Unilateral nasal obstruction, due to the extension of the lesion into the nasal fossa through the ethmoidal infundibulum or by the erosion of the medial bony wall, is often the presenting complaint of a maxillary sinus carcinoma (Miyaguchi et al. 1990). Epistaxis and nasal discharge may be associated. Another frequent heralding symptom is facial pain, which may be localized to the orbit, the cheek, or the tooth, according to the local extent of the tumor (Miyaguchi et al. 1990).
Other signs and symptoms are related to the growth of the neoplasm according to different pathways. Anterior extension beyond the bony wall is suggested by a premaxillary swelling, which can be observed in up to 41.7% of patients (Paulino et al. 1998). Progression of the disease into the soft tissues may lead to skin fixation and ulcer. A lesion extending towards the orbit may be associated with symptoms related to involvement of the infraorbital nerve, such as pain, paresthesia and/or anesthesia of the skin covering the upper lip, the nasal pyramid, and the premaxillary region. When the mass pushes and dislocates the ocular bulb, proptosis and diplopia may appear. It is worth remembering that diplopia may also be a sign of extrinsic ocular muscles infiltration. Epiphora is caused by compression or infiltration of the lacrimal pathways or by an abnormal stimulation of the vidian nerve. Posterior extension towards the pterygopalatine fossa is suggested by ipsilateral tooth and facial pain due to maxillary nerve involvement; major palatine nerve involvement is associated with hemi-palate paresthesia and pain. Xerophthalmia suggests infiltration of the sphenopalatine ganglion. Trismus due to extension of the lesion into the masticatory space is usually a sign of an advanced-stage disease. The extension towards the underlying alveolar process may be accompanied by tooth protrusion and eventual unhealed tooth extraction (Paulino et al. 1998). Hard palate involvement is suggested by a submucosal swelling or by the appearance of an ulcerated lesion.
At presentation, cervical node metastases may be detected in 3% to 20% of patients; regional me-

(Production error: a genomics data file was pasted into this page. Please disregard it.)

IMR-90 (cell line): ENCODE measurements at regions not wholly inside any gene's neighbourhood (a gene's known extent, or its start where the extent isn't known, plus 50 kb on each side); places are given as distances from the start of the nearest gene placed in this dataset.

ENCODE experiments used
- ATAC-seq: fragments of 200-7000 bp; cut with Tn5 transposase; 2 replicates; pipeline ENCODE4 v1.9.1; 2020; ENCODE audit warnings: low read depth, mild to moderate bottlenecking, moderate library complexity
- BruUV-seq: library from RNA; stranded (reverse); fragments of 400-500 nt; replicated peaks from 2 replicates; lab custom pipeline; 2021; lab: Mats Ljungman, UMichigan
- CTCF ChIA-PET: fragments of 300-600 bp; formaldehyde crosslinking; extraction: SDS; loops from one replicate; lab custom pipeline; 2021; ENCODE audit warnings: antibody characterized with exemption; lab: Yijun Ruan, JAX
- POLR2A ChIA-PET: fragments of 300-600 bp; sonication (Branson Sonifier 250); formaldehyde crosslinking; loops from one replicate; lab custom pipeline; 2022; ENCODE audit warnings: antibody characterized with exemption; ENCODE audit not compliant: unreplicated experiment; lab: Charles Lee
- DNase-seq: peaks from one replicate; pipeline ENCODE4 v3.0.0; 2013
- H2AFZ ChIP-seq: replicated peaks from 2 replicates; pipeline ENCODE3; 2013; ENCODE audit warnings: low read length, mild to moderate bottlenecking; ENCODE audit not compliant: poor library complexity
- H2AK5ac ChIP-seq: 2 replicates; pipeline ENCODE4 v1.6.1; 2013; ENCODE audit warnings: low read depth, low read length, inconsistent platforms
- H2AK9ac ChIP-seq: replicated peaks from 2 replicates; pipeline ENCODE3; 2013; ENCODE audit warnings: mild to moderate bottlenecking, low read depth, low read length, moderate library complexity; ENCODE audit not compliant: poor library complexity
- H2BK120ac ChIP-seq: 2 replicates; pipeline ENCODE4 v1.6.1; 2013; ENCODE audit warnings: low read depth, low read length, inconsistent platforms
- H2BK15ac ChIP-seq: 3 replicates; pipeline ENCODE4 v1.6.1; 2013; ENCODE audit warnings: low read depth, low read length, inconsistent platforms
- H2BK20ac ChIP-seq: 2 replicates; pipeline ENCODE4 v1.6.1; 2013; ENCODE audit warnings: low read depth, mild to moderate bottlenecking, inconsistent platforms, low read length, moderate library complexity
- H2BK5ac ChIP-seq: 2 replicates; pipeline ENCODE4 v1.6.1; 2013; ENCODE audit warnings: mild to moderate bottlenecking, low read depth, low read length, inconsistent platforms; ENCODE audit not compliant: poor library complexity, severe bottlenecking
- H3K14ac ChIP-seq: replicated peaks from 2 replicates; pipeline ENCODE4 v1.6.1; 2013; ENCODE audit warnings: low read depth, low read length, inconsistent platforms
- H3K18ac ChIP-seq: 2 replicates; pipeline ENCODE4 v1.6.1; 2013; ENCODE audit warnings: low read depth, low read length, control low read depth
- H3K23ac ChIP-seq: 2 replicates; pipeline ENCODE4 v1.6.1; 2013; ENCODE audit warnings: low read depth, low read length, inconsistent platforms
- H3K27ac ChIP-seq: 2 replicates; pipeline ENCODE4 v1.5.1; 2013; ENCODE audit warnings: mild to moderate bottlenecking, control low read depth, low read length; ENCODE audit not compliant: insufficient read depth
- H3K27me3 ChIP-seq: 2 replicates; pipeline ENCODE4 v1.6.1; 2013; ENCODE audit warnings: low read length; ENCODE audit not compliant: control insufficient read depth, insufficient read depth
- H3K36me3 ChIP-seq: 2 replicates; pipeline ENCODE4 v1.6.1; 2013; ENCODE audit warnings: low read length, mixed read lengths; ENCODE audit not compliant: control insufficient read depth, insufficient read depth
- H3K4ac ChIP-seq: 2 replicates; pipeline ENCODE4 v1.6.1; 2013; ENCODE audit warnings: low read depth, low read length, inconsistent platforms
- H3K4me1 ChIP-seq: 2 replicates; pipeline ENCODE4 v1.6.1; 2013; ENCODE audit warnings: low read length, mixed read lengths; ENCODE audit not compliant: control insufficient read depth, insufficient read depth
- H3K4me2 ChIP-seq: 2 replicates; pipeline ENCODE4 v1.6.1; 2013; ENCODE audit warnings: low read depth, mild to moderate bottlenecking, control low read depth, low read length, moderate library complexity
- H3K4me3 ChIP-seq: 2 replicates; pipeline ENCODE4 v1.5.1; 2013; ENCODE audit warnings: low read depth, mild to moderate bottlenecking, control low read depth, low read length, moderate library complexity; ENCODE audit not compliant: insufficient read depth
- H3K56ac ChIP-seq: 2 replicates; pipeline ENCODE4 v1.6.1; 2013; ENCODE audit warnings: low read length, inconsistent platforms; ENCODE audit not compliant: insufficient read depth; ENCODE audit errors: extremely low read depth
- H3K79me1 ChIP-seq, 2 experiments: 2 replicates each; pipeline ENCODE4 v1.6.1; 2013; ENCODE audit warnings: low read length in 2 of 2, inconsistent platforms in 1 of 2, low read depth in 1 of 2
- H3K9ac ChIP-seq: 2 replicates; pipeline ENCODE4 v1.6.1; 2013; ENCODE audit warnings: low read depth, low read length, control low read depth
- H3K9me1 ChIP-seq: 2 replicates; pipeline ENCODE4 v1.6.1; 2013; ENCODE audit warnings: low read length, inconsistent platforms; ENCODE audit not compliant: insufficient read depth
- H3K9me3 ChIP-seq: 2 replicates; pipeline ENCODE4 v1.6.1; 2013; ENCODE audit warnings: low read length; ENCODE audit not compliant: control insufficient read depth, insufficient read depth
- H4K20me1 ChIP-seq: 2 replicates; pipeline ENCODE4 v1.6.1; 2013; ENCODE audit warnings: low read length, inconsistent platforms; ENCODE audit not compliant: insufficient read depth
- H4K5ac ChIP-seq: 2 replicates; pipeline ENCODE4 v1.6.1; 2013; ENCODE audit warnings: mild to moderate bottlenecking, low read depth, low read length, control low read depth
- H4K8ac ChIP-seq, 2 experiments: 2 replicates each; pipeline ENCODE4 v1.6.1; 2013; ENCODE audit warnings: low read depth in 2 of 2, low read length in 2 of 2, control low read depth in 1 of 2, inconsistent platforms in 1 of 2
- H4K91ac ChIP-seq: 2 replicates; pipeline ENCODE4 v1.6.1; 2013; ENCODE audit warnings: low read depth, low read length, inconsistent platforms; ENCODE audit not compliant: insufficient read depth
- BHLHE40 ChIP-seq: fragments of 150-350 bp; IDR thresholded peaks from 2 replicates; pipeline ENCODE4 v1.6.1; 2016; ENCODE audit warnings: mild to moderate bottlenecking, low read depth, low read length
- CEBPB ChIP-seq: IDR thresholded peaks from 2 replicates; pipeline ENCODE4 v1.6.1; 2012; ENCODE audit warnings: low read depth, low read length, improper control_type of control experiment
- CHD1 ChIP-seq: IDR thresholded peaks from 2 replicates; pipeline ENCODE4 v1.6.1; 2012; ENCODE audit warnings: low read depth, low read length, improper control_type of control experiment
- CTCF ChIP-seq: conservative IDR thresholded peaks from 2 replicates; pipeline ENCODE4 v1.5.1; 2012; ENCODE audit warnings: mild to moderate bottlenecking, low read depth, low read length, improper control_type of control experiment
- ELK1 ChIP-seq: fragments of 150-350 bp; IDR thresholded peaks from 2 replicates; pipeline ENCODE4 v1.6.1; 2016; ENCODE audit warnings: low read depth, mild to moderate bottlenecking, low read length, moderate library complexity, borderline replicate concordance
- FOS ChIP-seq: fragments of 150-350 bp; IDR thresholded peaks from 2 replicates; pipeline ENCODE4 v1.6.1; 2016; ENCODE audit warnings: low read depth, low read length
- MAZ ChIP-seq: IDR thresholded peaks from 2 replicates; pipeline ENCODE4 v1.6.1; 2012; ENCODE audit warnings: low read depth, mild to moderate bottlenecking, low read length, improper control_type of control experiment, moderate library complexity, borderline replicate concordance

tastases develop in 7.3% to 28.9% of patients after treatment (Rinaldo et al. 2002b). The occurrence of lymph node metastases is more common in tumors with oral cavity involvement (Kim et al. 1999a; Cantu et al. 2002). Levels I, II, and III are the most frequently involved, whereas the prevalence of retro-lateral-pharyngeal node metastases is not well established (Cantu et al. 2002; Rinaldo et al. 2002b).
Early predominant symptoms and signs of ethmoid malignancies are nasal obstruction and/or epistaxis (Wax et al. 1995); nasal discharge may be also present at diagnosis. When the nasal septum has been infiltrated and the contralateral nasal fossa has been filled by the tumor, bilateral nasal obstruction is detected (Biller et al. 1989; Salvan et al. 1998). Pain, either for direct neural infiltration or for the occurrence of an acute obstructive sinusitis caused by the tumor itself, may be the heralding symptom in about 11% of patients (Lund et al. 1998); the first trigeminal branch is the most frequently involved.
Though ocular complaints may reveal the existence of an ethmoid malignancy, their occurrence can be observed also when the lamina papyracea has been compressed and displaced but not yet invaded. Most ethmoid cancers, when diagnosed, abut the lamina papyracea. Once it has been eroded, there is still a barrier that prevents orbital fat invasion: the periosteum investing the orbital bones (Kraus et al. 1990; Salvan et al. 1998). Tumor extent through the periosteum may be micro- or macroscopic. In the first case, signs and symptoms of intraorbital extension are usually absent. Conversely, spread through the posterior lamina papyracea is associated with orbital signs like periorbital swelling, extrinsic ocular muscle impairment, orbital displacement, proptosis, or visual disturbance. Epiphora and recurrent dac-ryocystitis should suggest the possibility of an anterior ethmoidal adenocarcinoma infiltrating the lacrimal pathway.
Superior extension into the anterior cranial fossa through the ethmoid roof is observed in up to 50% of cases of ethmoid cancers (Bridger and Baldwin 1989; Kraus et al. 1990; Wax et al. 1995). Subsequent involvement of the olfactory tract may cause hypo- or anosmia. However, the same symptoms may occur also in presence of a neoplasm interfering with the air flow in proximity of the olfactory epithelium (Wax et al. 1995). Tumor extent beyond the ethmoid bony roof may cause dural dis placement, and eventually infiltration, either micro-or macroscopic. When the mass is extradural or has only a microscopic dural infiltration, all signs and symptoms suggestive for CNS involvement, apart for headache, could be absent. Massive transdural growth, with possible brain infiltration, may be instead associated with cerebrospinal fluid leakage, mental confusion and seizures.
Less frequently the tumor extends posteriorly towards the sphenoid, pterygopalatine fossa, and middle cranial fossa or into the optic canal through the posterior medial orbital wall (Cheesman et al. 1986).
Cervical node metastases are observed in less than 3% of patients with adenocarcinoma. A higher incidence, up to 46%, is associated with undifferentiated carcinoma (Cantu et al. 2002).
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